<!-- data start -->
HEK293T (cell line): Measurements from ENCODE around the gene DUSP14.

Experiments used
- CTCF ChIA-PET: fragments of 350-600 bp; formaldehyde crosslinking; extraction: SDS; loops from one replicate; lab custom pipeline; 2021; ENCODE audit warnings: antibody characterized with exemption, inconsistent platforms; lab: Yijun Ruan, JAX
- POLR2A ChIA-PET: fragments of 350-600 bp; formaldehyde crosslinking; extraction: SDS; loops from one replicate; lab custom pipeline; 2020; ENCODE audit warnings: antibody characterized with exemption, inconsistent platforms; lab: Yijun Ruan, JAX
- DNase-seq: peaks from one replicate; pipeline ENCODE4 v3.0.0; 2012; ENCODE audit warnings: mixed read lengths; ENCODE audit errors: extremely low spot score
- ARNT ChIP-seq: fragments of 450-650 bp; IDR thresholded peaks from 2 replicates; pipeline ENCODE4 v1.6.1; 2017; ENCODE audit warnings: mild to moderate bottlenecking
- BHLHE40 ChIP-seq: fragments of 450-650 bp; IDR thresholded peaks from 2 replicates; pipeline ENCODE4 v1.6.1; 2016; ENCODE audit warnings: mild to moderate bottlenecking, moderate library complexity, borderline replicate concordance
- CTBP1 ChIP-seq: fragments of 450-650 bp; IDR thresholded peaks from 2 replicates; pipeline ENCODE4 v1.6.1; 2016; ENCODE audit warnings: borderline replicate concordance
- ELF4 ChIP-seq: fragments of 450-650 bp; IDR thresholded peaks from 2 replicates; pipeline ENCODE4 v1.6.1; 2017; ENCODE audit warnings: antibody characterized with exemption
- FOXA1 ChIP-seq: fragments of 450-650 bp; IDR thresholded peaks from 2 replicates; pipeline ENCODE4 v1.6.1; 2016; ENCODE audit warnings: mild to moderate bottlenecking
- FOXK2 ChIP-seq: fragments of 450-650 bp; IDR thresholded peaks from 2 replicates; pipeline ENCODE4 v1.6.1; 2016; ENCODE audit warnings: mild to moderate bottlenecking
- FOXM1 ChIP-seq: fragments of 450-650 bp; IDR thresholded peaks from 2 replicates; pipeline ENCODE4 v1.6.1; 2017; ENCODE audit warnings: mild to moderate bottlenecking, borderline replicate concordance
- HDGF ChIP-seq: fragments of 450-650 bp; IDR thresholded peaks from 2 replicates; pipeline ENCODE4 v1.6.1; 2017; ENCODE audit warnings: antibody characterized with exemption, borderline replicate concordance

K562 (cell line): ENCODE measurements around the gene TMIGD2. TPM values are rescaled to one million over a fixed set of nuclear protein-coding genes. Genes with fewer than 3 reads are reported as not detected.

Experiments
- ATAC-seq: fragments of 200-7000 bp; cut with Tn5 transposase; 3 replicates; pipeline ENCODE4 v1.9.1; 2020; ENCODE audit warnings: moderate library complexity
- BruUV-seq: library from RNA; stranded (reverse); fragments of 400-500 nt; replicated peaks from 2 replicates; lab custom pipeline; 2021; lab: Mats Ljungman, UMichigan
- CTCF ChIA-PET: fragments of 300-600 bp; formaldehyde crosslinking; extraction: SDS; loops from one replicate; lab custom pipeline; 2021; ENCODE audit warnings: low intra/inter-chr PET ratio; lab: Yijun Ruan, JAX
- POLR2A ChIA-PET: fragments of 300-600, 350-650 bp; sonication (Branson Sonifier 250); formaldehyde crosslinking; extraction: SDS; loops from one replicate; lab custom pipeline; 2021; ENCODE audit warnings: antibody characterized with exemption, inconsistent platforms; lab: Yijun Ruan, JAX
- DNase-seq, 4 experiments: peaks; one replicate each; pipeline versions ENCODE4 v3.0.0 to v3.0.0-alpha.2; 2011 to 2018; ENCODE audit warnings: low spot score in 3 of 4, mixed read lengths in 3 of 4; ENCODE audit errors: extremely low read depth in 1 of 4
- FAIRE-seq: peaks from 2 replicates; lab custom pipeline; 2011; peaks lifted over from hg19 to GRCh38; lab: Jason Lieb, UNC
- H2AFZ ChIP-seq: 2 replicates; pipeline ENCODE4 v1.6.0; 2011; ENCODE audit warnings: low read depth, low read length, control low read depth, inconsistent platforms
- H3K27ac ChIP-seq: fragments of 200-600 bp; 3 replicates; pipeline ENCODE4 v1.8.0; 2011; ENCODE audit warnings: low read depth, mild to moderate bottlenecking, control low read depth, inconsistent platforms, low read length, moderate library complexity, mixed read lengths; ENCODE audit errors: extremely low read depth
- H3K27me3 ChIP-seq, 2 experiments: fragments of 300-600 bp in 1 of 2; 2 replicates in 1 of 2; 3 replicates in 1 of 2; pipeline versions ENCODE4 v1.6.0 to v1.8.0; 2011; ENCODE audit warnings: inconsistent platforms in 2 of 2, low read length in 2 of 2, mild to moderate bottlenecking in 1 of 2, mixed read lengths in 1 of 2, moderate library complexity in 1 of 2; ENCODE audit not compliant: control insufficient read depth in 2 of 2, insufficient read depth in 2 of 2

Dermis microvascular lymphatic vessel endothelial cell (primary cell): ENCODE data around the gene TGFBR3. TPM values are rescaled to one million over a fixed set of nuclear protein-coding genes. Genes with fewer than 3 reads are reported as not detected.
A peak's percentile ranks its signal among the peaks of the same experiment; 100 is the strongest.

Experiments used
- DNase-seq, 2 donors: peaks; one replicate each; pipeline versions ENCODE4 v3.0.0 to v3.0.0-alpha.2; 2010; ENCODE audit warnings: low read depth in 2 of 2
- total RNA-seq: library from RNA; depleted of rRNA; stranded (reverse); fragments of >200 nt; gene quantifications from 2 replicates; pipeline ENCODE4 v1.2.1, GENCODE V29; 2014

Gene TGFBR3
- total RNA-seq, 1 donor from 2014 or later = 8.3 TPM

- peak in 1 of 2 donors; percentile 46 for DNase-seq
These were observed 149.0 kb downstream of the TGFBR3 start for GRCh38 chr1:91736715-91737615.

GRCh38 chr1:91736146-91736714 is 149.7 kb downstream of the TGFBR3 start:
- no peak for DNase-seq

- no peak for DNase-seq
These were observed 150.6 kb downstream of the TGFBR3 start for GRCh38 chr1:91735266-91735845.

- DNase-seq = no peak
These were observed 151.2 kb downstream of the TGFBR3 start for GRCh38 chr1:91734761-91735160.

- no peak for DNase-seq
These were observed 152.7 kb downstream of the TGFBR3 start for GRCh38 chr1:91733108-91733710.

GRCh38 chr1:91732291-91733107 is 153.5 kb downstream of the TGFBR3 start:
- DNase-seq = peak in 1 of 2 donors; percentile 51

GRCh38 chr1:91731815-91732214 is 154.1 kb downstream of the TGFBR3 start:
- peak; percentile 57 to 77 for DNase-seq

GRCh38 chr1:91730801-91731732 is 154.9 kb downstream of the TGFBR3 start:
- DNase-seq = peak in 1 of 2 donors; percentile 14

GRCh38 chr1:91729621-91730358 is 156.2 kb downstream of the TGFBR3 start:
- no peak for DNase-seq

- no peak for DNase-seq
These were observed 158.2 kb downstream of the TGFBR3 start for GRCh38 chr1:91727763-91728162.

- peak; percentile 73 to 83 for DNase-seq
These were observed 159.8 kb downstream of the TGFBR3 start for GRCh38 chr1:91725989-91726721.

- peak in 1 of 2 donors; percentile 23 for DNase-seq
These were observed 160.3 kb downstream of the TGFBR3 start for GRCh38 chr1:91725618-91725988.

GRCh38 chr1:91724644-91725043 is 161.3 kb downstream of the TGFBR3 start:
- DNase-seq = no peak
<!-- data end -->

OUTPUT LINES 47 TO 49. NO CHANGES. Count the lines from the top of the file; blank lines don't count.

- DNase-seq = peak in 1 of 2 donors; percentile 14

GRCh38 chr1:91729621-91730358 is 156.2 kb downstream of the TGFBR3 start:
- no peak for DNase-seq